28 March 2011

A Rough Week...

Things have changed inside the herd. All five horses have been out 24/7 for ten days now. Two days into the turnout, I noticed a change during the late night feeding.

The horses were galloping. It wasn't playful galloping, but it wasn't panic either. Something else. There was enough moonlight to see that Compa was keeping the other four away from the feed area. He was a whirling dervish; it takes a lot of blocking to keep four hungry horses from their food.

Hummm, I thought. This is going to get interesting. If that little horse takes over the leadership of this herd, how will things shake out? Questions raged inside my brain. I ticked off what I knew about him so far:

Early on Compa worked off his own set of misguided rules. These rules nearly got him killed by the herd. Perhaps he has learned from his mistakes and is now seeking another more instinctual approach?

Observation shows Compa knows little about herd structure and responsibility. An example would be during feeding time. Compa replays his whirling dervish tape and won't allow any of the horses to get close to the hay. A good leader recognizes that all of the horses in the band must eat and many horses in the band are better than a few. Therefore he should allow all of them to eat in peace and save his leadership fights for something more practical. He must prove his worthiness as their leader. They will agree to his leadership if he is calm, fair, agile, forthright, respectful and thoughtful. He does not show these traits. He uses brute force where thoughtfulness would be more appropriate. As long as he fights for possession of all the food, the herd members will fight him for leadership. The herd will live in chaos until this is resolved. As of day ten, Compa has not shown any tendency to share. I have had to alleviate this difficulty by spreading the hay throughout the pasture. This approach puts so much space between the hay piles, that Compa cannot protect them all. While this is a solution to the feeding problem, it does not improve the leadership issue.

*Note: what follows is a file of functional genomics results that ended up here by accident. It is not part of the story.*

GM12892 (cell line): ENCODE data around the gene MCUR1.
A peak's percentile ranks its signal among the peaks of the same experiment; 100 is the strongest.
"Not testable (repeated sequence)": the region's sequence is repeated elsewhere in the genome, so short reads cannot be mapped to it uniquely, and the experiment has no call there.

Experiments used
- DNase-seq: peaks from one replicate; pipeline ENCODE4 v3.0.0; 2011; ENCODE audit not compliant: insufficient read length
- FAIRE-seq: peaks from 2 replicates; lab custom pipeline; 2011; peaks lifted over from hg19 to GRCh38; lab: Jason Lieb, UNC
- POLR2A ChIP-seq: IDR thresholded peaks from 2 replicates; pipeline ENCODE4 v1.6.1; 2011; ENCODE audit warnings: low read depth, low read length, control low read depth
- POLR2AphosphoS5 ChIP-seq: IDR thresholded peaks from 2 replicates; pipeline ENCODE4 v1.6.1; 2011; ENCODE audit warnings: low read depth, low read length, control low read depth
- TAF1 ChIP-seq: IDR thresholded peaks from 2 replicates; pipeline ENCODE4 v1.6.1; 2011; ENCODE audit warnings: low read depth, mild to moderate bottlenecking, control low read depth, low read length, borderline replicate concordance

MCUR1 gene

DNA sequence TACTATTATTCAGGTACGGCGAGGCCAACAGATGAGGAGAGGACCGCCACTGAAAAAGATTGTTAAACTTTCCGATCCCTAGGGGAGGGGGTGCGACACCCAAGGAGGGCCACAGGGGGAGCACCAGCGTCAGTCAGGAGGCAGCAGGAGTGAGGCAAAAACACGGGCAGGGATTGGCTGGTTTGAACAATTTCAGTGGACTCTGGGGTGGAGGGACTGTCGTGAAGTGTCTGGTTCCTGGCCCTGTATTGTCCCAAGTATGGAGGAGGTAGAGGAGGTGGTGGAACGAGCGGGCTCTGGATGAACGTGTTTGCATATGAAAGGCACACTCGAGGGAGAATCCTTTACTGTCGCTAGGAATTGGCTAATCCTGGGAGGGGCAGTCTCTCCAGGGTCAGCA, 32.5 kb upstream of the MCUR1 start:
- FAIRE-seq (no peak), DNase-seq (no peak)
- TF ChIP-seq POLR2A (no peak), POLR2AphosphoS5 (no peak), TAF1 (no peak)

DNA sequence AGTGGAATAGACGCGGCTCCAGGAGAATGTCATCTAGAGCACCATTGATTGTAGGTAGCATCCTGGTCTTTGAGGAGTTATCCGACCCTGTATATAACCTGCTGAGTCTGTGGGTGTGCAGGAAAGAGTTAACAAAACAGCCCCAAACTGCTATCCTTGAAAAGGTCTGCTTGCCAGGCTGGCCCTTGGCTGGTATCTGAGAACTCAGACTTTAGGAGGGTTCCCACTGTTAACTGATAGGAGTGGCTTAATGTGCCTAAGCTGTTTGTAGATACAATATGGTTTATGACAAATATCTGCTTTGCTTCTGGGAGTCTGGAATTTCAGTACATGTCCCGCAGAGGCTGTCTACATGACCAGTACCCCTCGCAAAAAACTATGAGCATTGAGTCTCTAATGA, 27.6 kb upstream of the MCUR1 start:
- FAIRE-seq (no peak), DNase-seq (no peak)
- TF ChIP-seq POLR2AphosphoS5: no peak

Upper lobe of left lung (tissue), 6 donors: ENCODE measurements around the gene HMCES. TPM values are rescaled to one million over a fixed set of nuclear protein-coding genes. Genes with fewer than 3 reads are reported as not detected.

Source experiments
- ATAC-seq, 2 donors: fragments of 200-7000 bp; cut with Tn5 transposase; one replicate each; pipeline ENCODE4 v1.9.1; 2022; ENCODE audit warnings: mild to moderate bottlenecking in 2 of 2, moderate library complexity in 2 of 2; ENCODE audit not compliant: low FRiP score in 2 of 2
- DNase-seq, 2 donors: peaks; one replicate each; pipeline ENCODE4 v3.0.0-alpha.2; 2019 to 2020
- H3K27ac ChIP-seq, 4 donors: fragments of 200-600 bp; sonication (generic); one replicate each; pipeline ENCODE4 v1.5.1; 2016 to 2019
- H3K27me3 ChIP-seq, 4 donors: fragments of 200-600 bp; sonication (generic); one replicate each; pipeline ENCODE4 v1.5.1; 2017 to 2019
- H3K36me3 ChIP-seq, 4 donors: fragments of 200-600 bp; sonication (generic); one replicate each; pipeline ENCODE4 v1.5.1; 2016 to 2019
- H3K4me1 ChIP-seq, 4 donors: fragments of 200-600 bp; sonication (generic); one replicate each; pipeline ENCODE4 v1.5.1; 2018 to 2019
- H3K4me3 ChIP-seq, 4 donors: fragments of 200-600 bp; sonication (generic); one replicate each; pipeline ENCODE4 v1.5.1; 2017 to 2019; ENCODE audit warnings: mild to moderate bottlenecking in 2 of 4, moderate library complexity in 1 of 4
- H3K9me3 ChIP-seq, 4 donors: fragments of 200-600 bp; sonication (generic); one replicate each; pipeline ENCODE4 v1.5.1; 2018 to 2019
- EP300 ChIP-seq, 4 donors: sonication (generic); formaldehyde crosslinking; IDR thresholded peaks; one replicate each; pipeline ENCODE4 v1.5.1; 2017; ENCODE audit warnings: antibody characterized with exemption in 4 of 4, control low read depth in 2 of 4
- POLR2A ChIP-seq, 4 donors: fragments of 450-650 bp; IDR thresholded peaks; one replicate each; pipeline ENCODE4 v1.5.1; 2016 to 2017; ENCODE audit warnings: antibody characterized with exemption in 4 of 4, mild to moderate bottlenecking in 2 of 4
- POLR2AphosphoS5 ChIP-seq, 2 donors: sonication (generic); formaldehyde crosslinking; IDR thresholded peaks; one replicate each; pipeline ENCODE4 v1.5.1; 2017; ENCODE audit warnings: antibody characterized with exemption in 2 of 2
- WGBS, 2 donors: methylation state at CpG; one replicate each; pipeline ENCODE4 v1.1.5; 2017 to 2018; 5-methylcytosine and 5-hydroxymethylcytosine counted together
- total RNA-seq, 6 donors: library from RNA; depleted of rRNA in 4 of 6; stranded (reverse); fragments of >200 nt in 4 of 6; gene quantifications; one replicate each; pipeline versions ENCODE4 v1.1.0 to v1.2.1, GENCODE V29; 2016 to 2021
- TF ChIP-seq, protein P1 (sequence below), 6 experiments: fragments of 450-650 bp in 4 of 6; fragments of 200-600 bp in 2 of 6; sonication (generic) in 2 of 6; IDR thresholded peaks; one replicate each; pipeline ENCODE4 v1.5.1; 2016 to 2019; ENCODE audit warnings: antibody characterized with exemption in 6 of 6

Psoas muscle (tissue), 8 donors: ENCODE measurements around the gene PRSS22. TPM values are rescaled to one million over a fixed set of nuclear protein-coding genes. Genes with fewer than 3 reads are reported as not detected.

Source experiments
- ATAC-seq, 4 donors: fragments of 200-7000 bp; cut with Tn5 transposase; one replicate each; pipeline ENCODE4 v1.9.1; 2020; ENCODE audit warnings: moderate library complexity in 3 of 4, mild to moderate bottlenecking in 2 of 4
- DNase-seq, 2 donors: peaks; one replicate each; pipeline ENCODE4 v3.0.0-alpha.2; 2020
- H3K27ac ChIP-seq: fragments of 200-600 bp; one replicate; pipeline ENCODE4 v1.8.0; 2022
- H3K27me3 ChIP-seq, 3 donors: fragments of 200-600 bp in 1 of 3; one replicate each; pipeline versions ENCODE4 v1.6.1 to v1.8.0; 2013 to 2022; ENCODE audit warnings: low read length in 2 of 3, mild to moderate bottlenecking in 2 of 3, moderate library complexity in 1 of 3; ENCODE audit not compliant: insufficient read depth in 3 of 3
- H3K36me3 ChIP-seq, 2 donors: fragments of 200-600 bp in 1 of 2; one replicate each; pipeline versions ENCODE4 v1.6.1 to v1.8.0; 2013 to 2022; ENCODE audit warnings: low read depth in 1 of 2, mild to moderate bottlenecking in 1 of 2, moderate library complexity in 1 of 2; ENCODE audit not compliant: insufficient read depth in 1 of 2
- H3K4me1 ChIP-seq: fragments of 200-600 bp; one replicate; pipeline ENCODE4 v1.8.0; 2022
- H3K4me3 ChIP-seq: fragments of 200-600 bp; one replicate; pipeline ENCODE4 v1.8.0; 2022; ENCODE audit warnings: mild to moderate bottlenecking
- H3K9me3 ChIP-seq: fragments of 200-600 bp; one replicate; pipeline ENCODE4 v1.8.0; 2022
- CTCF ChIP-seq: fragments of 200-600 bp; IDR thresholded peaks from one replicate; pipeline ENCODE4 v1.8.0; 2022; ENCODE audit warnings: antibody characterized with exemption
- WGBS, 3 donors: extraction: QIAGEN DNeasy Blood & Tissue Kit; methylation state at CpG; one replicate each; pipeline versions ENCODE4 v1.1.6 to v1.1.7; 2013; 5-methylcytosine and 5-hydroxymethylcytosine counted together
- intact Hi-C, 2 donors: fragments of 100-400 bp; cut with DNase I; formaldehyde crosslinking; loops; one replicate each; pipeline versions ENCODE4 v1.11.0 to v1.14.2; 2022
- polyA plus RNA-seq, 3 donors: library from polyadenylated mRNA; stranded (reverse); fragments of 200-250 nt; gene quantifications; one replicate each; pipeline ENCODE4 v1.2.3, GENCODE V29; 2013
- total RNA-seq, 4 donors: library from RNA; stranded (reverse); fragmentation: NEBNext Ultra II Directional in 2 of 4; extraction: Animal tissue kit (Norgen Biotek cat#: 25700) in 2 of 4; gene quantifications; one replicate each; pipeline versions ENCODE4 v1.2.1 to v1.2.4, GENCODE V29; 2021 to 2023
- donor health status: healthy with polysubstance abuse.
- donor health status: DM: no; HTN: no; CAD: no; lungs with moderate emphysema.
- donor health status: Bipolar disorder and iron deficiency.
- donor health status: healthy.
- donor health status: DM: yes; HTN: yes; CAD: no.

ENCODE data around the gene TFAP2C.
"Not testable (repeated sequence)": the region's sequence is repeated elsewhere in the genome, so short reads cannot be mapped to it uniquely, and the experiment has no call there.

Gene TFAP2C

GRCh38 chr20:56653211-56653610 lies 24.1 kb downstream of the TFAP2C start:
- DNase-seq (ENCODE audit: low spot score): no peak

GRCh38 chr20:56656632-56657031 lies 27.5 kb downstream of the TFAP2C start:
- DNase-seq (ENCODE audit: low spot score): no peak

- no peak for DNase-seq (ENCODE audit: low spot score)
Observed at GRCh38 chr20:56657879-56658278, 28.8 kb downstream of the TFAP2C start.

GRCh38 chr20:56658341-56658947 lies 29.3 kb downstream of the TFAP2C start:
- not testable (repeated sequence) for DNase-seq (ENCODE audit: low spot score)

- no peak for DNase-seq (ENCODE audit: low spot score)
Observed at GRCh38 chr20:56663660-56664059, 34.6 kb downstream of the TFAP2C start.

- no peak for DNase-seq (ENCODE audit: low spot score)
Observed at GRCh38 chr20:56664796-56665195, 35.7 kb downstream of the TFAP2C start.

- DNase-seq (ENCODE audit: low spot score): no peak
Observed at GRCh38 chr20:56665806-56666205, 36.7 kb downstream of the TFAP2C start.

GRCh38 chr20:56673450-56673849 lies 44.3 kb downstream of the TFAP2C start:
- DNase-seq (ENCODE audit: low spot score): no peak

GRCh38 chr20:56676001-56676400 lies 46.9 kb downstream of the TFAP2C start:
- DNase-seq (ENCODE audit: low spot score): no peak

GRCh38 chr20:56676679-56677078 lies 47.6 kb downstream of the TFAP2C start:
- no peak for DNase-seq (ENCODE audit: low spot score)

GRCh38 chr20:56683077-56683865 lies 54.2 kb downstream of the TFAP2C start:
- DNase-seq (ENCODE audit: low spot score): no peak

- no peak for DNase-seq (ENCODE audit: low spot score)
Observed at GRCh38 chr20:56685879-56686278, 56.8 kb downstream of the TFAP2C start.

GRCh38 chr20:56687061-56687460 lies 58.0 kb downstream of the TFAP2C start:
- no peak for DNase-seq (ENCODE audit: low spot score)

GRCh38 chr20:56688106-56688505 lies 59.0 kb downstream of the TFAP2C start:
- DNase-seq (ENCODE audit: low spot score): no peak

At day ten, Compa has chosen the "wear-them-down" approach to leadership. He learned this from my horses. They tag-teamed him when he first arrived to help him understand that his unique set of rules made no sense to them as socially adept equines. The boys kept him away from the mare and from their tight knit band by chasing him when he got too close. Now, Compa runs the herd in circles to keep the mare from the other geldings. The mare doesn't want to be with Compa. She is constantly wandering back to the geldings she understands. She leaves because she gets mixed signals from him (something that would not occur with a true leader). Part of the day she gets "stay with me or else!" and then at feeding time she suffers "get away, get away, the food is mine!".

That confusion does not a leader make...


  1. this is a wild ride Dee! Again, eyes wide, and mouth half open, even the odd sharp intake of breath as I read!
    And although its not really "Funny" subject matter, your descriptions are entertaining, too! This blog is so instructive, to read how you are handling this unusual, interesting , and, indeed, demanding situation!

  2. Look at the long, furious nose on that young fellow, Compa! Yikes!!!